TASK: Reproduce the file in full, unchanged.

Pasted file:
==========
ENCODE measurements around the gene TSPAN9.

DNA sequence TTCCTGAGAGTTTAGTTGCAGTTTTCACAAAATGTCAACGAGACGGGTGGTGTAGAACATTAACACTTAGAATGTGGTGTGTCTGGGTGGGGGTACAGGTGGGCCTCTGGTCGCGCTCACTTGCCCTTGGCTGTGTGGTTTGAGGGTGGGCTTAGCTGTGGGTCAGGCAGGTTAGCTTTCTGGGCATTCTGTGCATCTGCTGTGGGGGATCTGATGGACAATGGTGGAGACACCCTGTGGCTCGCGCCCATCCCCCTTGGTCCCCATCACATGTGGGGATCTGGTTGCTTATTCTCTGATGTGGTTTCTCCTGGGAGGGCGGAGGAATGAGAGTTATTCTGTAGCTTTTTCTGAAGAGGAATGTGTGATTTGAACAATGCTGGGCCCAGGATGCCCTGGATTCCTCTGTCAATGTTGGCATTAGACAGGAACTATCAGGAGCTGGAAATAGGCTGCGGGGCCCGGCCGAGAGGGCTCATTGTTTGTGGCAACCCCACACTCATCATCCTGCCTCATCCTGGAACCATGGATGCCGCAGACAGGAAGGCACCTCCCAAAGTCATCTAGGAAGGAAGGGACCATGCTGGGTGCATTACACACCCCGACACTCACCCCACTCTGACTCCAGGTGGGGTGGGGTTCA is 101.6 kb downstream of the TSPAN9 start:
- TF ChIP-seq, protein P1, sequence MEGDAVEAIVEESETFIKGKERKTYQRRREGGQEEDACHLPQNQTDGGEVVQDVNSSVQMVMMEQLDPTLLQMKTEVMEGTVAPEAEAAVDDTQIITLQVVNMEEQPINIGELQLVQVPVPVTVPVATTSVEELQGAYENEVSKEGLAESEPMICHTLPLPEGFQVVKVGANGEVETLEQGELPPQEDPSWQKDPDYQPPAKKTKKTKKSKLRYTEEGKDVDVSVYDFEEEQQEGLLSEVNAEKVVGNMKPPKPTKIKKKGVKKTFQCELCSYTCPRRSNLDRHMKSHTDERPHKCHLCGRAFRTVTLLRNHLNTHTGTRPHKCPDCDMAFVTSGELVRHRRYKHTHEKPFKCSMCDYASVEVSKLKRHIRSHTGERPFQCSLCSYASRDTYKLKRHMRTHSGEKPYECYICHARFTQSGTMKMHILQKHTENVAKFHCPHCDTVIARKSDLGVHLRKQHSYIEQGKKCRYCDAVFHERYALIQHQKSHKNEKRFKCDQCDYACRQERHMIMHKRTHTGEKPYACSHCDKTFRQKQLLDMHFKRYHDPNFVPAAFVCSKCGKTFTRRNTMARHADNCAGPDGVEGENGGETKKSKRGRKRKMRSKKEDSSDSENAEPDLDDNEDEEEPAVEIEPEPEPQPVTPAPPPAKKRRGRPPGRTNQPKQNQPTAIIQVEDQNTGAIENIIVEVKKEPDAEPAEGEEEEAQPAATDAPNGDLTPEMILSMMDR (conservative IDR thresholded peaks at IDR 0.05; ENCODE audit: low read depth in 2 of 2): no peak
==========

ENCODE measurements around the gene TSPAN9.

DNA sequence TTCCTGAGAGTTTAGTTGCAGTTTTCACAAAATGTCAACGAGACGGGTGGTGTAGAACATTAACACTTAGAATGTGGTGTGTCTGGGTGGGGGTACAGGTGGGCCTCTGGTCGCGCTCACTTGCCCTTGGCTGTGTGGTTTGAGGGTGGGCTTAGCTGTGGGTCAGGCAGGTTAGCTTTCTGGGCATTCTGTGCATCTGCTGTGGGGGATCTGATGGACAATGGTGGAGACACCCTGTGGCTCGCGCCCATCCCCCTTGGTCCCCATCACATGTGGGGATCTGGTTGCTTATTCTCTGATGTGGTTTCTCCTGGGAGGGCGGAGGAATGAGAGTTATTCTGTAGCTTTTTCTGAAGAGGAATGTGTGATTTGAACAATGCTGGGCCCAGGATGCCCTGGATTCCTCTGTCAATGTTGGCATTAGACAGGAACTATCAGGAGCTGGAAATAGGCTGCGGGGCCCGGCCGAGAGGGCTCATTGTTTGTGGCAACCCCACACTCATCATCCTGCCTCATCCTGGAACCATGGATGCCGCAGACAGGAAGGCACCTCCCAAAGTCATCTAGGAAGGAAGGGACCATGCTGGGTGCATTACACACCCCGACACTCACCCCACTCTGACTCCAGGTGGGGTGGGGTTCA is 101.6 kb downstream of the TSPAN9 start:
- TF ChIP-seq, protein P1, sequence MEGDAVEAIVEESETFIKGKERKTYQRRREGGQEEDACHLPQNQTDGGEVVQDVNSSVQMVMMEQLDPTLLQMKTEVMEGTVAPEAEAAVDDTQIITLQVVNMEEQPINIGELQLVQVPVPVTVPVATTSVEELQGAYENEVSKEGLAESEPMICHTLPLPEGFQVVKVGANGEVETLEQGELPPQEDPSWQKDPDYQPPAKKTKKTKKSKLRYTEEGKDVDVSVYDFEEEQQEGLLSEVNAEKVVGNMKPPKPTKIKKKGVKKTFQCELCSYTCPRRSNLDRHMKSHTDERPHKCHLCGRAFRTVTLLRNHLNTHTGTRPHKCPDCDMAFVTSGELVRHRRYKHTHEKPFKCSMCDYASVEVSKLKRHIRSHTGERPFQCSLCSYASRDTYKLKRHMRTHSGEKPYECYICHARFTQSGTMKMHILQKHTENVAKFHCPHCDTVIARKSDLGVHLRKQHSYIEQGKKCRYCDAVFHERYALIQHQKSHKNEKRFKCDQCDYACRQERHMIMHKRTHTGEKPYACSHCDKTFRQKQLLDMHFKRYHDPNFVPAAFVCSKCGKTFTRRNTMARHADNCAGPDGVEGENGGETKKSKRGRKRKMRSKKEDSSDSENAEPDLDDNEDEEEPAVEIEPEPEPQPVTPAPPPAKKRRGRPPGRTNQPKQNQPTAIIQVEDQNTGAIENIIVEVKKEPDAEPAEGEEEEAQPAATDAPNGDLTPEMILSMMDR (conservative IDR thresholded peaks at IDR 0.05; ENCODE audit: low read depth in 2 of 2): no peak